"counterfeit statements of liability and similar things. I do not come just as a friend of the house. I come in the name of and at the order of the authorities who, in consideration of your family and your young age, are willing to spare you and a few other youngsters, who have been caught up in this net." — What struck me was that among the people he had named there were none of those with whom I used to associate. The circumstances did not mesh but they somehow touched each other and I could only hope to spare my young friends. Except the clever man urged ever more stingently. I could not deny that several nights I had come home quite late, that I knew how to procure a house key, that I had been seen more than once with people of lesser status and questionable character in places of enjoyment, that a girl was involved in the affair. Suffice it to say everything had been discovered except their names. This gave me the courage to stand firm in my silence. — "Don't let me go away with nothing," the brave friend stated. "The matter will not be pushed aside. Immediately after me another will come, who will not leave you so much latitude. You will make a bad situation worse through your stubbornness."

Now I imagined the good cousins, and especially Gretchen. I saw them arrested, prosecuted, punished, shamed and I felt a bolt of lightning rip through my soul. Although they had observed all the proprieties towards me, the cousins could have gotten involved in evil business, at least the oldest, whom I had never liked and who always came home later and never had anything very happy to report. However I still held back any information. — I am personally unaware, I stated, of any wrongdoing and


from that vantage I can be at peace, however it is not impossible that those, with whom I am associated, may have gotten involved in some foolhardy or illicit dealings. People may search for them, people may find them; they may be handed over and prosecuted. I have nothing to reproach myself for and I will not castigate others who have shown themselves amicable and kindly towards me. — He didn't let me finish, instead calling out with a few gestures. "Indeed, people will find them. These miscreants came together in three houses. (He named the streets, he indicated the houses, and unfortunately the house, to which I used to go, was among them.) The first nest has already been seized," he continued, "and at this moment they're going after the other two." In a few hours everything will be known. Make a formal statement and avoid legal investigation, judicial confrontation, and all the unpleasantness it entails." — The house was named and indicated. I now considered continued silence useless. I could only hope the innocence of our meetings would prove more beneficial for me. — Sit down, I declared, and held him back at the door. I will tell you everything to ease your heart and mine. I only ask one thing. From now on do not doubt in my truthfulness.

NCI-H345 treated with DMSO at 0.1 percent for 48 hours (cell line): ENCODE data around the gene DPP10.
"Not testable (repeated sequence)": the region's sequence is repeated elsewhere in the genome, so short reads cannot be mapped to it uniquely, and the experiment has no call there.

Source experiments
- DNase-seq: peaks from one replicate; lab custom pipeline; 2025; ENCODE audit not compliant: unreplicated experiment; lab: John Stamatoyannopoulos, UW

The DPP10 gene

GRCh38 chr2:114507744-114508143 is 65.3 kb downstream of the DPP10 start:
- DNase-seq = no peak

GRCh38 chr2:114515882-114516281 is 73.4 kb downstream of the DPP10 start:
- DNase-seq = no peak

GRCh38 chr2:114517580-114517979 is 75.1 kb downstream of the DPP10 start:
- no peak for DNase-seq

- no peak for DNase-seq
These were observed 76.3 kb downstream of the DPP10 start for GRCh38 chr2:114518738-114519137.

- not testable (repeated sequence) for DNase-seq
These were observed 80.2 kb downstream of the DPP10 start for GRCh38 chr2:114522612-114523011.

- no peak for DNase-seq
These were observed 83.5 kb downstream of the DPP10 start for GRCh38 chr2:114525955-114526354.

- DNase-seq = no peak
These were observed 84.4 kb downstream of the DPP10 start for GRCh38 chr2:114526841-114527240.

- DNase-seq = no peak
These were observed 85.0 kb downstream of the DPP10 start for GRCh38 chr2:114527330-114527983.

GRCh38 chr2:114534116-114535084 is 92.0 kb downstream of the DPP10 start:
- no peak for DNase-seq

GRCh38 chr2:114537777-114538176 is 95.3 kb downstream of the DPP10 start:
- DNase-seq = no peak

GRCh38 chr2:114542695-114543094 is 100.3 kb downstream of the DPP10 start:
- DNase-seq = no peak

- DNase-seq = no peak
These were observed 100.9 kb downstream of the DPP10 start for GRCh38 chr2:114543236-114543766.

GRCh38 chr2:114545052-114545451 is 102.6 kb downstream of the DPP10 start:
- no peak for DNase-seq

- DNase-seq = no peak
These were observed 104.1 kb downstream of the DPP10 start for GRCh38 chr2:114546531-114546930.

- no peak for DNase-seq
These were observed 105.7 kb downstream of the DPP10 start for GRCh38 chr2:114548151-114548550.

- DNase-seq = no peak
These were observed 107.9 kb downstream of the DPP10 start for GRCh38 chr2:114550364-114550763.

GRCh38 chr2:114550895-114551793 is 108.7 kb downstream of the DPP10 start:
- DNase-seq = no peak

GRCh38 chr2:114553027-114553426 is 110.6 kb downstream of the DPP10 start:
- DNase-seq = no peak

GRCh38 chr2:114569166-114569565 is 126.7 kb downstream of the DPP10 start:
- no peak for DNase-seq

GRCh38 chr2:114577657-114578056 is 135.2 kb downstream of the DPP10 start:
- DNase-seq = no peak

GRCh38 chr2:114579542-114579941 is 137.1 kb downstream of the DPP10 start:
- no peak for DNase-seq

I told the friend the entire course of the matter, at the beginning quite quietly and composed. Then as I recounted the people, places, and situations and made my deposition concerning the innocent joy and delightful pleasures for these criminal proceedings, painful sympathy welled up inside me until I broke out in tears and abandoned myself to boundless sorrow.


The family friend, who hoped that I was on my way to revealing the whole truth of the affair (for he considered my pain an indication that I had had a realization and would reveal something dreadful against my will,) tried his best to console me, believing he was on the verge of true discovery. He succeeded only to the extent that I could tell my story in scanty detail. Pleased with the innocence of the account yet still somewhat dubious, he asked me new questions, to which I replied animatedly and with pain and rage. Eventually I asserted I had nothing further to say and wanted to know if I had anything to fear. I was innocent, from a good home and well regarded, however anyone could be innocent without others recognizing that fact or settling in their favor. At the same time I declared that if people were not willing to spare them, see past their foolishness and excuse their mistakes as they had with me, if they received the least harsh treatment or injustice, then I would do injury to myself and no one could prevent it. Here again the friend tried to comfort me, but I didn't trust him, and when he left me I was in a dreadful state. I reproached myself for telling the story and bringing all the details to light. I perceived that others would interpret the childish dealings, the youthful inclinations and intimacies quite differently, and perhaps I had involved good Pylades in this affair and brought misfortune upon him. All these images pressed, one right after the other, before my mind, intensifying and spurring my pain until I couldn't help but cry, spreading myself lengthwise


Go to pages 253-256


Text provided by the Lockwood Library, State University of New York at Buffalo.
Imaging and translation by Susan Kriegbaum-Hanks